It's almost frightening to think what Ellen Raskin might have done if she hadn't died so young.

Calliope said...

Thank you for the lovely tribute to my mother and her poetry. Although we will never know treasures she would have written had she not died too young, we are grateful that she left behind many unpublished poems, some of which have been published posthumously, including Peacock and Other Poems (2002, illustrated by Natalie Babbitt) and Animal Poems (2007, illustrated by Steve Jenkins). Another book is due out in 2012.

Joanne R. Fritz said...

And most recently, L.K. Madigan (Lisa Kay Wolfson), author of the Morris Award-winning FLASH BURNOUT, died in February at age 47.

Touching post, Peter. So true.

CLM said...

I always think about what Elizabeth Marie Pope might have written if she had started younger! I gather she was concentrating on her academic career - tsk tsk. The Sherwood Ring and Perilous Gard are two of my favorites.

ChrisinNY said...

As a child, I always imagined authors as august (and ancient). I remember being bitterly disappointed when I was about 15 when I realized, 1) Elizabeth Enright had died in the past few years (I hadn't even known she was still alive) and 2) I'd missed my chance to write to her and tell her how much her books meant to me. I still regret that.

hschinske said...

Elizabeth Enright wasn't all that old, either -- only 58. I seem to remember reading that she committed suicide, though I am not sure of that. It's definite that her son, Oliver Gillham, took his life at 59, eight months after his wife's death. http://www.boston.com/bostonglobe/obituaries/articles/2008/06/01/oliver_gillham_urban_planner_at_59/?page=1
So sad. He sounds like such an interesting person.

Helen Schinske

Elli Woollard said...

Thank you for sharing that dog poem - absolutely beautiful.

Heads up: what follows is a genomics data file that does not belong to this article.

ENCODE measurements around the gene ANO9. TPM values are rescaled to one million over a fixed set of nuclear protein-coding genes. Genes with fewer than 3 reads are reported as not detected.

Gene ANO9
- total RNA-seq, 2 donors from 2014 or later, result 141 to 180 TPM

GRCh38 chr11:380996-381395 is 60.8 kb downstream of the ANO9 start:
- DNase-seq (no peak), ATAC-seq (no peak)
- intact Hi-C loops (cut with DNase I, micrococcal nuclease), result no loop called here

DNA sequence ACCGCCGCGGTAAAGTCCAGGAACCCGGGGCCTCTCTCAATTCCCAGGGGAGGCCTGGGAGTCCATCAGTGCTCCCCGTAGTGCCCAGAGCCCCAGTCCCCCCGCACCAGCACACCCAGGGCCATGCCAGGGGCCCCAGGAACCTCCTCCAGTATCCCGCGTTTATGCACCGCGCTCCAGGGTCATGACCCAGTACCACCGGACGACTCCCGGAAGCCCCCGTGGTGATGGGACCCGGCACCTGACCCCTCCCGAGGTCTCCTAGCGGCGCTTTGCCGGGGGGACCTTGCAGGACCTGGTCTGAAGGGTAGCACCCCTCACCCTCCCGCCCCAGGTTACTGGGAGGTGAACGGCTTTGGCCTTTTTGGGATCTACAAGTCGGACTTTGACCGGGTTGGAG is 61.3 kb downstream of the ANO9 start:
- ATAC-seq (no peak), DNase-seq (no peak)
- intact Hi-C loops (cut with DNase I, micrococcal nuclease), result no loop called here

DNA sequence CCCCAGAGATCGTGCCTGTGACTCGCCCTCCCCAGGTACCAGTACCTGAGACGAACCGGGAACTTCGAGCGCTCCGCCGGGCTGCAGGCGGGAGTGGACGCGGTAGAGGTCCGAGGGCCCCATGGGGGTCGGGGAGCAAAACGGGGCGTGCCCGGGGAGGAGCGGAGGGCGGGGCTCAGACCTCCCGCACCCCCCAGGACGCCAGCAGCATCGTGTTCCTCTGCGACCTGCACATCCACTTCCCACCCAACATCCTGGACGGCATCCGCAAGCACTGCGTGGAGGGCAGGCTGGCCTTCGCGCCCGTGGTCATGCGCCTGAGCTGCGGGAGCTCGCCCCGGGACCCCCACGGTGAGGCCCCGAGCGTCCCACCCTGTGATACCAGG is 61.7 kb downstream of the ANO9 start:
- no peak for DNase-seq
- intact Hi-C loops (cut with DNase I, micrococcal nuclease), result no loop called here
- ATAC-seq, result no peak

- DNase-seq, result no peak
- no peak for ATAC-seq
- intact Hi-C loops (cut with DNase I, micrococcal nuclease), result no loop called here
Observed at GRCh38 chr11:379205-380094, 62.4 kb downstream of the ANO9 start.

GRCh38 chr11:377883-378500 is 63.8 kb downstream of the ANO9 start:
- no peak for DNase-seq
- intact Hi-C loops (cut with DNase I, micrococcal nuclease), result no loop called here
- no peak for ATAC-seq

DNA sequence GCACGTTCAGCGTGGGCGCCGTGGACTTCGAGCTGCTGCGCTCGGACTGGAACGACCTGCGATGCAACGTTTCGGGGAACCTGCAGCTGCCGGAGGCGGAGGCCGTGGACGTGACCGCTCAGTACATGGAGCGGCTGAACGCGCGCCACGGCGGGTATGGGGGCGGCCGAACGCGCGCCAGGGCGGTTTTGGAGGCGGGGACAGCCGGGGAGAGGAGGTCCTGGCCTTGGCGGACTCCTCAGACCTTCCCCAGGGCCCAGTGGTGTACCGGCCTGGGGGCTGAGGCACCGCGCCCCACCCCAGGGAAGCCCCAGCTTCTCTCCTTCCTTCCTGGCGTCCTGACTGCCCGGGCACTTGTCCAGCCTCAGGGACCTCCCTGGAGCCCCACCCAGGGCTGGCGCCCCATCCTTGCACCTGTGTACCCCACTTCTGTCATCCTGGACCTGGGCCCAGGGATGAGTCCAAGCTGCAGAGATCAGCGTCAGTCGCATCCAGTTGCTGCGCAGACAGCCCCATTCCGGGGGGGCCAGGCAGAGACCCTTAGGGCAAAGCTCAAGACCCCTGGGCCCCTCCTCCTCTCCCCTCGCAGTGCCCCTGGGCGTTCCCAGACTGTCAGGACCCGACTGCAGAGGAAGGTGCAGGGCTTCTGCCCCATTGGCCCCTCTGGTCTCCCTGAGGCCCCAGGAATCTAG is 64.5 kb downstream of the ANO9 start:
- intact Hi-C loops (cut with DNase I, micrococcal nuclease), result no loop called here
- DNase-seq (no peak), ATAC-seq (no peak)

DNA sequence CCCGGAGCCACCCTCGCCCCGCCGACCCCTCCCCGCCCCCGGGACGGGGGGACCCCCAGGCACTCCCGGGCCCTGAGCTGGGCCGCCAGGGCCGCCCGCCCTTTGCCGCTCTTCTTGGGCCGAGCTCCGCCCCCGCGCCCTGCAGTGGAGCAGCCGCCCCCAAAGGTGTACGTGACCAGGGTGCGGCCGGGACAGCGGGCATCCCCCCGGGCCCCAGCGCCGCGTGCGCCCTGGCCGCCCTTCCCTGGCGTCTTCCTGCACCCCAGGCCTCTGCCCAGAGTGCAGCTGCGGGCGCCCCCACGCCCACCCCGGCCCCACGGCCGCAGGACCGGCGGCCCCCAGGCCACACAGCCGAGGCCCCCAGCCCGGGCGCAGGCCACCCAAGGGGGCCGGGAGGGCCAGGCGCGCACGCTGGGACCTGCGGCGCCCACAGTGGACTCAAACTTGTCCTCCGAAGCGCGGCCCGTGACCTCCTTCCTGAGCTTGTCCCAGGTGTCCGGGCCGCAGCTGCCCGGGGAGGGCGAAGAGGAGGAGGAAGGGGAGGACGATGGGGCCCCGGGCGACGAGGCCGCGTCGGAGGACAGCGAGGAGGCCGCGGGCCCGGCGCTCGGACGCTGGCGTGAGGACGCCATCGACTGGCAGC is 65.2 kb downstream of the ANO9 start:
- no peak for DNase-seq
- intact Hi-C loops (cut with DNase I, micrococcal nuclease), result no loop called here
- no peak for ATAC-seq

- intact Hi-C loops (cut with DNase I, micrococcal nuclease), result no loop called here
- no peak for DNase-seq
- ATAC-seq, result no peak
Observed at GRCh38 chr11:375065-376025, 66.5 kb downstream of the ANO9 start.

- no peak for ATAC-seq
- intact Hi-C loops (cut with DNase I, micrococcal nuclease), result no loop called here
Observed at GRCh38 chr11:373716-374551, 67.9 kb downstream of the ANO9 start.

Ali said...

Not a children/YA novelist, although I read The Crowded Street first as a jaded, cynical 15 year old existentialist, Winifred Holtby died at 36 having just completed her masterpiece, South Riding. Tragically young.

Andrea Greenwood said...

I remember feeling incredibly pained to discover in 1972 that my favorite author (Enright) was already dead. I couldn't believe it -- she felt so alive!!! And the only person who could have illustrated Gone Away better than the Krushes was Enright herself, of course. I am working on a biography of her now, and accidentally stumbled upon the facts of her tragic ending, and then had all confirmed and expanded upon by her heirs. Oliver was profoundly shaped by his mother's suicide (he was 19 when she died),and after his wife died of cancer, he could not go on. Nevertheless, both created much beauty and joy. Unbelievable talent! I loved reading Chris' comment, regretting not having had the chance to tell Enright how much she meant. I feel the same way. I think it's why I am writing the book.

Peter D. Sieruta said...


Thanks so much for your comments. Keep writing, as we definitely need a biography of Elizabeth Enright! I have just completed a book for Candlewick with writers Elizabeth Bird and Julie Danielson; our book talks about the "untold" history of children's literature. Our manuscript includes a veiled reference to Elizabeth Enright's death because (despite rumors) I never could track down any definitive proof of her suicide. I did find references to her son's death and felt that reinforced the Enright rumors, as it's not uncommon for the children of suicide victims to also make this sad choice. In my collection, I have a book inscribed from one of her children (I believe Nicholas) to a friend saying that he wished his mother had lived to know this friend because she would have liked him. All the more poignant when you know the circumstances of her death. Thanks for your note.